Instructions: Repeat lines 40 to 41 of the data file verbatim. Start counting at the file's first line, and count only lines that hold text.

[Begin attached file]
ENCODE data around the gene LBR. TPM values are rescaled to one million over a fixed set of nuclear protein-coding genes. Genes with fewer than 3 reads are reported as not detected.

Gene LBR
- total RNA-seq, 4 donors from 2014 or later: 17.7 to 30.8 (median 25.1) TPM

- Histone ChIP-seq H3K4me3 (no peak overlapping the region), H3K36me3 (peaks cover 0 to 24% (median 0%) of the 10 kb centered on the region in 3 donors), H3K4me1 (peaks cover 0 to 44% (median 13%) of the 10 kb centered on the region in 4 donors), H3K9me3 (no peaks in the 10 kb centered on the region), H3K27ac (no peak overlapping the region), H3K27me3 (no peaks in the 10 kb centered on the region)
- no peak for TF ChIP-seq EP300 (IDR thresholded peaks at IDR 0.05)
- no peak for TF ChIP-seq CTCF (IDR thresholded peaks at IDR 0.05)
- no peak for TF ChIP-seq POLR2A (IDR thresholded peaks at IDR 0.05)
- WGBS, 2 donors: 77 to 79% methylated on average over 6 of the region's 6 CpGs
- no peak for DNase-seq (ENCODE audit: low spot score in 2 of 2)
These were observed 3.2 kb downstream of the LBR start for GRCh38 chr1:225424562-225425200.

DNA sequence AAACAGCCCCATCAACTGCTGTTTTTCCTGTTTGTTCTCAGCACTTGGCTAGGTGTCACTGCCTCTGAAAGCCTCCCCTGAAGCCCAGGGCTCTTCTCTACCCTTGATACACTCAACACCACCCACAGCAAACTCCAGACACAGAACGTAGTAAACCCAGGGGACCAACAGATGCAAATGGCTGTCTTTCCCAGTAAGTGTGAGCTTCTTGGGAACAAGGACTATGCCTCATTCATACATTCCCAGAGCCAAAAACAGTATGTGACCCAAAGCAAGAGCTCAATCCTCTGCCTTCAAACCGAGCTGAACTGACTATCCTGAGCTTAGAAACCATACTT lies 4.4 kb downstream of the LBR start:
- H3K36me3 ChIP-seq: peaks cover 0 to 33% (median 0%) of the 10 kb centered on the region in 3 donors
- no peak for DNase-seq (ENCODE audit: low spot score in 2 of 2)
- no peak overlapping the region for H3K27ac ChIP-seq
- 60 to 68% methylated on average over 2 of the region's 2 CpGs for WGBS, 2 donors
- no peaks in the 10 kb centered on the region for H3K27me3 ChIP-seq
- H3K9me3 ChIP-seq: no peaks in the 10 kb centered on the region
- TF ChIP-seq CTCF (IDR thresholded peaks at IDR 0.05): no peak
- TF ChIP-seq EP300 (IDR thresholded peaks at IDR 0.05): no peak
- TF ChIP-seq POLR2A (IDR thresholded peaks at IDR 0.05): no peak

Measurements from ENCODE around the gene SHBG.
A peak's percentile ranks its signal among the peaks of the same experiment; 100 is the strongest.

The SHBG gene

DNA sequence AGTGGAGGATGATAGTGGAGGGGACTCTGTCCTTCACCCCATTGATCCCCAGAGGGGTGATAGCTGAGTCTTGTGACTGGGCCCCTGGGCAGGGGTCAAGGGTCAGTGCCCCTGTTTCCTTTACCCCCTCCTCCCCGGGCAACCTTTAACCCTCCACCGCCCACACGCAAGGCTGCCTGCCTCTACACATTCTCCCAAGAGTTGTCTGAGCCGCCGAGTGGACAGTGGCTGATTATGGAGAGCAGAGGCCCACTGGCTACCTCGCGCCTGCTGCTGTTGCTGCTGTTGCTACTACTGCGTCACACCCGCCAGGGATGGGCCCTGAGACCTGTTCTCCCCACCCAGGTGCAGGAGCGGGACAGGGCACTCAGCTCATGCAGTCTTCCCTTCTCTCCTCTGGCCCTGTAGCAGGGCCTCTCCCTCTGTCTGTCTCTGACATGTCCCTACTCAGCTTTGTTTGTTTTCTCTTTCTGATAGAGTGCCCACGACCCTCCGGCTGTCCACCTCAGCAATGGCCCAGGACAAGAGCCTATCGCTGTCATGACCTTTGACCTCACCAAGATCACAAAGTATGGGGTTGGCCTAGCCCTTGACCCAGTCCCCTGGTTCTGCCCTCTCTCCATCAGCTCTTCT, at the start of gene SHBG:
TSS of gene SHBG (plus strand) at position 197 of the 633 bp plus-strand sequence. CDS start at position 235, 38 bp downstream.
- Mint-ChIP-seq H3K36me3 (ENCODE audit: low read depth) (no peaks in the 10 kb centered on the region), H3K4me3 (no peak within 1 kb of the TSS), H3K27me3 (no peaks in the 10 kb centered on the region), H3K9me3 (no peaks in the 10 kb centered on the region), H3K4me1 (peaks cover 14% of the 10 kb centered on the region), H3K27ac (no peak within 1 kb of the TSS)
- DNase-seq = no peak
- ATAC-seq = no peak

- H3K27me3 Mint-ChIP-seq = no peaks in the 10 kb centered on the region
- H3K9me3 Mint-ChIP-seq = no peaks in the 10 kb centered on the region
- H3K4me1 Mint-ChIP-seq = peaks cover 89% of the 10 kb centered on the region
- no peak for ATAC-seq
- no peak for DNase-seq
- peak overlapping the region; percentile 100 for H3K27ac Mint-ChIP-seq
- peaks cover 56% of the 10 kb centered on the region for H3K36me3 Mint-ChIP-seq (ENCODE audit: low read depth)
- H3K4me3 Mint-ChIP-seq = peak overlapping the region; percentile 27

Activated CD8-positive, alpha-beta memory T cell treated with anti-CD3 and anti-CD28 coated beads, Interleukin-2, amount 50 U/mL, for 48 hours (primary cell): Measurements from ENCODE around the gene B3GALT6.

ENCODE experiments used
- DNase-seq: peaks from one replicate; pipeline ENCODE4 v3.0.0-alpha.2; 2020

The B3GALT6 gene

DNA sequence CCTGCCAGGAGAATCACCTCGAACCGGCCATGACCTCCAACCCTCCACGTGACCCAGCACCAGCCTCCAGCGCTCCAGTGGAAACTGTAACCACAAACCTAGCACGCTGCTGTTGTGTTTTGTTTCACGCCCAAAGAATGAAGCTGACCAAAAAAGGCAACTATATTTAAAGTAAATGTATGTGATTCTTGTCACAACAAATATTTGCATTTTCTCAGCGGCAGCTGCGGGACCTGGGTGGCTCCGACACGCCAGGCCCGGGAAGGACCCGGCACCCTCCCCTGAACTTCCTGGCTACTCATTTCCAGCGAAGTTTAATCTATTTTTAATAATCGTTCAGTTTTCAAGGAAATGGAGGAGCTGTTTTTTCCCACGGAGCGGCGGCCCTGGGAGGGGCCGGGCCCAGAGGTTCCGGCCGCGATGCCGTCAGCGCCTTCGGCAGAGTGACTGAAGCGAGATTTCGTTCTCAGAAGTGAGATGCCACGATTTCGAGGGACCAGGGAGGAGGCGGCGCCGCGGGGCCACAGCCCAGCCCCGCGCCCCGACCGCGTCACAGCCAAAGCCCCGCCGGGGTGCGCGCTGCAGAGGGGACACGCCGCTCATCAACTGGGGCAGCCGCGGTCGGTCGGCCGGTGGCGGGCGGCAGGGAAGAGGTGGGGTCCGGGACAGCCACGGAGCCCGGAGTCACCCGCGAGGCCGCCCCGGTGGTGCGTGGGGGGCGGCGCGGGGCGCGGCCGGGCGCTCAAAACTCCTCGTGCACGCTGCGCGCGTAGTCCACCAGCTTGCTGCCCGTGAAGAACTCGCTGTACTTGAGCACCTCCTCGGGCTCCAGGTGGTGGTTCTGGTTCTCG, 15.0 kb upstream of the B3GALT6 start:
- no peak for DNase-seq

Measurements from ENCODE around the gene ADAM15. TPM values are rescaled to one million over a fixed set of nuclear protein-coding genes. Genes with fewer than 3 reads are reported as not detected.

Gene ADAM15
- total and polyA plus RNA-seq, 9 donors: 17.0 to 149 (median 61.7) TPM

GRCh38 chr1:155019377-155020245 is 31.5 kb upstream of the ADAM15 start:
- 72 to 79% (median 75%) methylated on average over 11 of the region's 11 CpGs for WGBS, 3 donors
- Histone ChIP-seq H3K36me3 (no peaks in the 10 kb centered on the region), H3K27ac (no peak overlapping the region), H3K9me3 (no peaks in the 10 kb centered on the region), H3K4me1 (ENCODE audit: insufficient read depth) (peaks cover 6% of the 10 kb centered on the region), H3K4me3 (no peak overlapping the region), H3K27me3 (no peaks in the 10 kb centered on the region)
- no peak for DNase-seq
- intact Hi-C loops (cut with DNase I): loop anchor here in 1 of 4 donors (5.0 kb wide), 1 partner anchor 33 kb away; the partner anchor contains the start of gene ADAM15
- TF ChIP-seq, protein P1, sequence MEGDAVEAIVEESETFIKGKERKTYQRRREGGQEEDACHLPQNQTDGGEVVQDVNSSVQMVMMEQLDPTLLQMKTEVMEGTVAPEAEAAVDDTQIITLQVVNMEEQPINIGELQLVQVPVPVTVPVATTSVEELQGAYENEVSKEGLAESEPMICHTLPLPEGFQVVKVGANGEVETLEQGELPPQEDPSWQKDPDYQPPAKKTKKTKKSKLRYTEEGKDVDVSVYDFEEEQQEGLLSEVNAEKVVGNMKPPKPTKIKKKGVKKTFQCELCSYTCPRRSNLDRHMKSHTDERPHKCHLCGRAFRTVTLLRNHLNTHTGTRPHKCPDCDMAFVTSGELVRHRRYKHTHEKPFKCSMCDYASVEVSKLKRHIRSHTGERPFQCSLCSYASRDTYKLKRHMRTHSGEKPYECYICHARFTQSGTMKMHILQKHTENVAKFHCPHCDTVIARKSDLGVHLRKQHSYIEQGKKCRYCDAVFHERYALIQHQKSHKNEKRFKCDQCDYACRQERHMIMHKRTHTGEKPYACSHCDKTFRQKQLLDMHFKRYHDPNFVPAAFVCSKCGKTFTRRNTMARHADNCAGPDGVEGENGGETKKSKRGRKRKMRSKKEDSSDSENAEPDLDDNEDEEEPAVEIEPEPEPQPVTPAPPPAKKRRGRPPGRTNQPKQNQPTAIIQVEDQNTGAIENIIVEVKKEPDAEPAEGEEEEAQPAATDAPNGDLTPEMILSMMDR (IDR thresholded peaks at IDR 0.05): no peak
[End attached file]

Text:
The B3GALT6 gene

DNA sequence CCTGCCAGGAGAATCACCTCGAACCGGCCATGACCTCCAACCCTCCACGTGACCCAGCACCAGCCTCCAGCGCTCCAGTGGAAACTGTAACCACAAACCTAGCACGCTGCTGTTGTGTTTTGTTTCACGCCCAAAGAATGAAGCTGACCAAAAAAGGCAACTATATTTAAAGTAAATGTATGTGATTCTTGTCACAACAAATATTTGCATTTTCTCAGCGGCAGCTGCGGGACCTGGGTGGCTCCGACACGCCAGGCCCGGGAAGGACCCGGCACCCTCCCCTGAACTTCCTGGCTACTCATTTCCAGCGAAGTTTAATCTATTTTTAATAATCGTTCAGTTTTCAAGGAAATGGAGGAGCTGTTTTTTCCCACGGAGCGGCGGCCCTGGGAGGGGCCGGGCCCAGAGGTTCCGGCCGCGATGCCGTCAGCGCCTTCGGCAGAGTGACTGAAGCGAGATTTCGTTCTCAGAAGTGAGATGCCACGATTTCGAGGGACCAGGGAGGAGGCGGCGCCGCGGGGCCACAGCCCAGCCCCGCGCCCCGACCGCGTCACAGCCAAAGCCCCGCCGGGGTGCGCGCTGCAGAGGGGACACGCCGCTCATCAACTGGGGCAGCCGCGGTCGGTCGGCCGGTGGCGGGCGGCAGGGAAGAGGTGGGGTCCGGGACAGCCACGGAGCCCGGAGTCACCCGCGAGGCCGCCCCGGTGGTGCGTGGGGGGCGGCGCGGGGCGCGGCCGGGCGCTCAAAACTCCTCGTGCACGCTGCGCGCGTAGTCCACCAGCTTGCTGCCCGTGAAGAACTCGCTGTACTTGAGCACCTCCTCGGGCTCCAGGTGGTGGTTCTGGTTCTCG, 15.0 kb upstream of the B3GALT6 start: